Why You Need to Check Your Kids Credit ScoreSubmitted by Castlebar Asset Management on September 27th, 2018
We have all become accustomed to the ritual of checking our credit scores and credit reports. It has become much easier than in past to stay on top of this task. Our credit card statements and credit monitoring services passively update us on changes in our credit reports. We are starting to hear more cases from clients that they are finding out their children’s identity has been stolen. This creates a brand new set of issues that parents and children will have to address now and in the future.
Kids are the target of cyberthieves because their identities offer a clean slate to apply for bank accounts, credit cards, government benefits and tax breaks. They are also rarely checked by parents making them a prime target. With adults, identify theft is usually caught quickly because of monitoring services or you apply for credit and find out there is an issue. It can take years before you find out a child’s identity has been stolen. We are seeing that when high schoolers apply for college financial aid it is often the first time anyone finds an issue.
How does your kid's identify get stolen?
Our data and our kid's personal info is everywhere. Schools, sports, dance class and summer camps all have personal details about your kids. Many of these organizations or groups may have a data breach and never even realized it. 20% of schools in the US have reported a data breach to parents. The credit bureaus report that about 5% of their calls relate to child identity theft and the numbers are growing each year. Experts say those numbers may understate the problem because parents are often unaware of children being targeted and don’t report it.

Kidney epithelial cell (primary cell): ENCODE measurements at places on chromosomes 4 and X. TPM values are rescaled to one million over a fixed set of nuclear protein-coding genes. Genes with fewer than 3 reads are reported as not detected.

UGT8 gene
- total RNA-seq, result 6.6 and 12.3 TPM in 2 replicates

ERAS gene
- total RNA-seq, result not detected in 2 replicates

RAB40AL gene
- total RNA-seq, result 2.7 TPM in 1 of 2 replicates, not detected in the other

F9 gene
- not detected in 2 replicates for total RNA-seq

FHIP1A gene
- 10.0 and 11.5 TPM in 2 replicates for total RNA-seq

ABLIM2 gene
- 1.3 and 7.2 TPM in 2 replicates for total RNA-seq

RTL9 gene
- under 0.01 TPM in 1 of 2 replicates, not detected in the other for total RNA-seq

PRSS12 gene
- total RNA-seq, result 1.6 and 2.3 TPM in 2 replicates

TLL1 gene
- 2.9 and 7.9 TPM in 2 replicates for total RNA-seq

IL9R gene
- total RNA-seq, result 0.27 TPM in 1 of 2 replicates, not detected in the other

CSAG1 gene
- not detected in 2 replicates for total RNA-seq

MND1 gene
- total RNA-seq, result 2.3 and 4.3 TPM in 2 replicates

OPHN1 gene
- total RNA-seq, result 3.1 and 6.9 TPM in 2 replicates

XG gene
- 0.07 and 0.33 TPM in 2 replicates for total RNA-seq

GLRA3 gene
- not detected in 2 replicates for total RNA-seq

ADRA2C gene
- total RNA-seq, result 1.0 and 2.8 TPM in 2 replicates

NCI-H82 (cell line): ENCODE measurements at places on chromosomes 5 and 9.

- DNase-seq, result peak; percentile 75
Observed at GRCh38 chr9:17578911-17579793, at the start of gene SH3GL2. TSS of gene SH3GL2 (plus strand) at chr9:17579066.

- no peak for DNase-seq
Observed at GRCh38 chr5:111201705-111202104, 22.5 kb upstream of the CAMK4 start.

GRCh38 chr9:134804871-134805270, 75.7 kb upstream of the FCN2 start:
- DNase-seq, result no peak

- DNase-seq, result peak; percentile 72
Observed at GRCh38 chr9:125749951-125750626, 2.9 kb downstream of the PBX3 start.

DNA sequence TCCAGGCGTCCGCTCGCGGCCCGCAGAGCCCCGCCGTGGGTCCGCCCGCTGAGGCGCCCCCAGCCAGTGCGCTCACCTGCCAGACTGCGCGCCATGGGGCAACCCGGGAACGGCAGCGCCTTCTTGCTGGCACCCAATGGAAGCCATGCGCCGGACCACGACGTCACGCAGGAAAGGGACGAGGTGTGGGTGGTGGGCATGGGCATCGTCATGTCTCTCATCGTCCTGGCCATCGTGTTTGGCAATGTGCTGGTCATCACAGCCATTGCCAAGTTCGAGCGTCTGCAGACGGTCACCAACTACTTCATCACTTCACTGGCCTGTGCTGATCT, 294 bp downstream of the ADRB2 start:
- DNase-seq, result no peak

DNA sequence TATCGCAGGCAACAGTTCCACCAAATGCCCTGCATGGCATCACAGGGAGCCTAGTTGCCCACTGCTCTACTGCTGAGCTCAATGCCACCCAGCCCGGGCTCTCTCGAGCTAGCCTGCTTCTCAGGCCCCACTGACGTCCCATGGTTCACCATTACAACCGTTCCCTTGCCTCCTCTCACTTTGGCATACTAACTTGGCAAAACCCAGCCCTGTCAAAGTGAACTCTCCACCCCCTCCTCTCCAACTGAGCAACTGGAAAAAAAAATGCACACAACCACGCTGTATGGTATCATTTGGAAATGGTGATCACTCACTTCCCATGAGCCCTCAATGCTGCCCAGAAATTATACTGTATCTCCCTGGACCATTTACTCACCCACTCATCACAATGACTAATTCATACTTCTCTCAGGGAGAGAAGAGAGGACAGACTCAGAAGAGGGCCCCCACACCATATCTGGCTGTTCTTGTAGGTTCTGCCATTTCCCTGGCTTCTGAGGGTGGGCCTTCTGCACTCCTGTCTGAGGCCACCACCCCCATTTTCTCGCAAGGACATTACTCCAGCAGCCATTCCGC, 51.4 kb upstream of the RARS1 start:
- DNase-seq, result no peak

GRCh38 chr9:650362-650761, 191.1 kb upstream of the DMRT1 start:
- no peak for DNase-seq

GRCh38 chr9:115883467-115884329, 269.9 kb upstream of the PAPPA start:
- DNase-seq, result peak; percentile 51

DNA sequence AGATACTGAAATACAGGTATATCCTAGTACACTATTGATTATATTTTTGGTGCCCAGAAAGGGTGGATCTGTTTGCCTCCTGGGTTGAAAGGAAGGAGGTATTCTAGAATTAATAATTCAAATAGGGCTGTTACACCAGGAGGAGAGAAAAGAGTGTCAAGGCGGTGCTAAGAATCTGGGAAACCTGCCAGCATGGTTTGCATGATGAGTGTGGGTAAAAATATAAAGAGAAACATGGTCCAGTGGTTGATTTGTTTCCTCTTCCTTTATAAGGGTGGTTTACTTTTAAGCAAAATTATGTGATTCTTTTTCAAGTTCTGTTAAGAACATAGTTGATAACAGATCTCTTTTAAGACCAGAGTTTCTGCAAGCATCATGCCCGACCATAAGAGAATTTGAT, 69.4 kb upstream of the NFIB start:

What should you be watching for?
The clearest sign that your child’s identity has been taken they receive collection notices or letters from the IRS looking for unpaid taxes. Other subtle indications you might have an issue is your child receives credit card offers or loyalty program solicitations in the mail. Some people have reported that when their teenagers have gone to apply for their first drivers' license they were notified that someone else has previously applied for one using their information. All of these items can be corrected but it is better to catch things early to limit any potential problems.
How to check your kid's credit report?
If you suspect your kid's identity may be compromised you can go to Experian, TransUnion or Equifax and pull their credit report. Experian has a section called minor child instructions. If your kids are over the age of 13 you should be able to pull their credit report annually. In the event you do find their credit has been used you can go the FTC for additional guidance or follow the instructions on the credit report to remove fraudulent accounts.
The easiest way to minimize this risk is to limit who has personal information about your family. Share personal info only with groups that absolutely need it, although this is easier said than done. The impact of identity theft on a child can have a long term impact if not caught relatively quickly. It could cause your child to pay higher insurance rates, have a higher interest rate on loans and have to put larger down payments for apartments or with utilities when they are adults. Checking their credit reports once a year will help reduce this nuisance from becoming an extended issue.
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